Pre-Crime – How AI may be used to predict crime before it happens

29-09-2021 |   |  By Robin Mitchell

Police in the US has been utilising a software tool called ShadowDragon to create profiles and look for links to criminality in people of key interest. However, recent reports show that ShadowDragon can do more than just reduce background check times; it may actually predict crimes before they occur.


Why is social media a major challenge for law enforcement?


When crimes are committed, it is the job of law enforcement to find the perpetrators involved and their accomplices. This is achieved using multiple methods, including crime scene investigation, interviews with key individuals, and creating criminal profiles.

While criminals of the past would communicate in person, over the phone, and through written letters, most modern criminals use social media and instant messaging services to communicate. Depending on the intelligence of the criminal, this can either be a blessing or a curse for modern law enforcement for several reasons.

If encrypted systems are not used, any and all messages are sent unencrypted, allowing law enforcement to examine anything sent. However, a basic level of encryption (such as TLS) is enough to make decryption next to impossible, and this is easily done.

Another challenge law enforcement faces is the mass amount of data available on social media and other sites where users can post content. One would think that such information would be a gold mine to investigators. The truth is that the massive amounts of data can make it challenging to manage, track, and find relationships between various data.

Furthermore, users can create aliases that use random profile pictures, random names, and random geolocations specifically designed to be difficult to track. This problem is made worse with AI software that can generate human faces that are entirely computer-generated.


Police in the US found to be using ShadowDragon – What is it?


A recent freedom of information request in the US has shown that some police forces and immigration services have been using software called ShadowDragon to help gather social media data, analyse it, and create profiles of suspected individuals. The software has been stated as being a game-changer and can compress several months’ work on data gathering and analysis to mere minutes. But what exactly is ShadowDragon?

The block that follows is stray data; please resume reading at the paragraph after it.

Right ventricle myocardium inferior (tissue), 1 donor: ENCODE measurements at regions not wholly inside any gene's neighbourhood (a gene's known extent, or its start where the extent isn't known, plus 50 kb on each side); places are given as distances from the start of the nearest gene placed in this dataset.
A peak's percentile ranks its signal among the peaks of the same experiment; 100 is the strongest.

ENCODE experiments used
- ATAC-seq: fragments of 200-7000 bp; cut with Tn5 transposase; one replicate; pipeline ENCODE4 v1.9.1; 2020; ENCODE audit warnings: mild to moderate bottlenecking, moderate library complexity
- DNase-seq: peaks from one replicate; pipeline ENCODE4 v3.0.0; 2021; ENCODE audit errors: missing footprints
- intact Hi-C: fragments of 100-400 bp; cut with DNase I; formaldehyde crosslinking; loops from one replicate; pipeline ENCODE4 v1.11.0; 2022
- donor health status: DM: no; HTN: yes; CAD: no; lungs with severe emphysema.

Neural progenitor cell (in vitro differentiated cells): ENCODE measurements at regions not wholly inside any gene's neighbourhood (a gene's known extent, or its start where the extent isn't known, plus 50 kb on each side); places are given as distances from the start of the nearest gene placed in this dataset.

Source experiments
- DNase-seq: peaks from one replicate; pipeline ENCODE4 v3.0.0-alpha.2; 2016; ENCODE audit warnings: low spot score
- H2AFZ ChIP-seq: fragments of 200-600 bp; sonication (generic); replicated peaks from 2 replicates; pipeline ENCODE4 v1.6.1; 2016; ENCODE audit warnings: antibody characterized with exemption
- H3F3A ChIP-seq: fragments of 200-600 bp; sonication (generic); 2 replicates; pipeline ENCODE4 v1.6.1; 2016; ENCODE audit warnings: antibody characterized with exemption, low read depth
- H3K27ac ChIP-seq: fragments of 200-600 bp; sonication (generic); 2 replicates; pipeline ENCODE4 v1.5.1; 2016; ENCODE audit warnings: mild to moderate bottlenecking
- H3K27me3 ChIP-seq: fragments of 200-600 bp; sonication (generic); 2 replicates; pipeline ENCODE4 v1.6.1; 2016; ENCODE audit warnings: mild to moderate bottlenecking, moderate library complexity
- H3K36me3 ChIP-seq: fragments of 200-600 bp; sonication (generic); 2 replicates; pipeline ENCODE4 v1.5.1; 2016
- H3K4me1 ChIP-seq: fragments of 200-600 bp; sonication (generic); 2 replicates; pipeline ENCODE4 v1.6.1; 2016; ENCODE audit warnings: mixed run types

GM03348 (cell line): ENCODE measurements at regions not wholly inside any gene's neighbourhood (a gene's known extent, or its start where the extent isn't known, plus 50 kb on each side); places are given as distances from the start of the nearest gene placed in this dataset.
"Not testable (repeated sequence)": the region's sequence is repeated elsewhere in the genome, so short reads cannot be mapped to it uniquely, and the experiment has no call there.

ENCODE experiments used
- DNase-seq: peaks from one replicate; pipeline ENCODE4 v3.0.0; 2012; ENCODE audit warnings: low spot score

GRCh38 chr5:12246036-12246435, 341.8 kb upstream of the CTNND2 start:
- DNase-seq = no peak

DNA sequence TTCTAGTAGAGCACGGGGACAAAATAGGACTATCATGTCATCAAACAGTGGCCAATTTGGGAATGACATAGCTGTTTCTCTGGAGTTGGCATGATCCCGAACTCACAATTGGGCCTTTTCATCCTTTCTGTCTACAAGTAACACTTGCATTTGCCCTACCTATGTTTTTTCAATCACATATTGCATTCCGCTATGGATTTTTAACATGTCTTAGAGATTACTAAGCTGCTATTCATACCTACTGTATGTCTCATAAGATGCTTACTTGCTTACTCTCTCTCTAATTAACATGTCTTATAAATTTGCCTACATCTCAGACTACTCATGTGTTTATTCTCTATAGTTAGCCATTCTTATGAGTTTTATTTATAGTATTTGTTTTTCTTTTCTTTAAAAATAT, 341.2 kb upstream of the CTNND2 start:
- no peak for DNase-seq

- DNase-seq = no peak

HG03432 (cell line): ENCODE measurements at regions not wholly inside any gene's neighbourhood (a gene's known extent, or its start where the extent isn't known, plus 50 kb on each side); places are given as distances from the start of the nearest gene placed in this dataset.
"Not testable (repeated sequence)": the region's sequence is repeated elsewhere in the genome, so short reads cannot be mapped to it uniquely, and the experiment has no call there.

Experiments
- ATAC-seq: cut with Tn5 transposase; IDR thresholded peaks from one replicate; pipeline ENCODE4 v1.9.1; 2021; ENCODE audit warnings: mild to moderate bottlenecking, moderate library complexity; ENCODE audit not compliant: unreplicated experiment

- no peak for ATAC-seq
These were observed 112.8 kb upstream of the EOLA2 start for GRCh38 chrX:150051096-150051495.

ShadowDragon is a software tool that can crawl the internet and gather social media data related to a specific search enquiry. It can then visualise how this data is related to each other while also spotting aliases that relate to an individual. Furthermore, ShadowDragon can then reveal the identities of those found and create profiles of people of key interest. Data that ShadowDragon can obtain include geolocation, hobbies, interests, and behavioural patterns, which can all be useful for investigations.

However, what has gotten some worried about such software is that it claims that it can even be used to predict crimes before they even occur. By searching social media for posts and feeding these into an AI that compares the posts of others who have committed crimes, it can determine the credibility of a threat and someone’s intentions. Some readers may recognise this as the plot to Minority Report whereby a police force of the future has a Pre-Crime division that looks for criminals before they act.



Is ShadowDragon a solution or a curse in the fight against crime?


The ability to use AI to crawl the internet for information on criminals can provide great benefits to law enforcement by reducing the time taken to garner useful information. Creating a profile of an individual can help narrow down the list of suspects to a crime. Furthermore, finding patterns of a relationship between individuals to identify potential accomplices can also help identify potential groups of criminals who work together.

However, using such data to predict crimes is extremely dangerous and raises the same questions in the film “Minority Report”. Technically, there is nothing wrong with intercepting an individual who may or may not commit a crime to prevent the crime from taking place; this is how policing works in some instances, such as cops on the beat and random stops and searches.

However, should an individual who has been stopped from committing a future crime be punished? Technically speaking, the individual never committed the crime, and while the intention may be provable in court, this could be difficult if an AI determined the intention. This would be even more challenging when considering that AI cannot explain its process; if an AI cannot explain its result, how can a jury be expected to take the AI result on faith?

There is no doubt that the ShadowDragon software is pure genius, and its use will definitely improve the ability of law enforcement to do their job. However, caution must be aired when using such software to gather data on those who have not committed crimes, or worse, using such software to arrest those who are accused of a crime that hasn’t even been committed.


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By Robin Mitchell

Robin Mitchell is an electronic engineer who has been involved in electronics since the age of 13. After completing a BEng at the University of Warwick, Robin moved into the field of online content creation developing articles, news pieces, and projects aimed at professionals and makers alike. Currently, Robin runs a small electronics business, MitchElectronics, which produces educational kits and resources.

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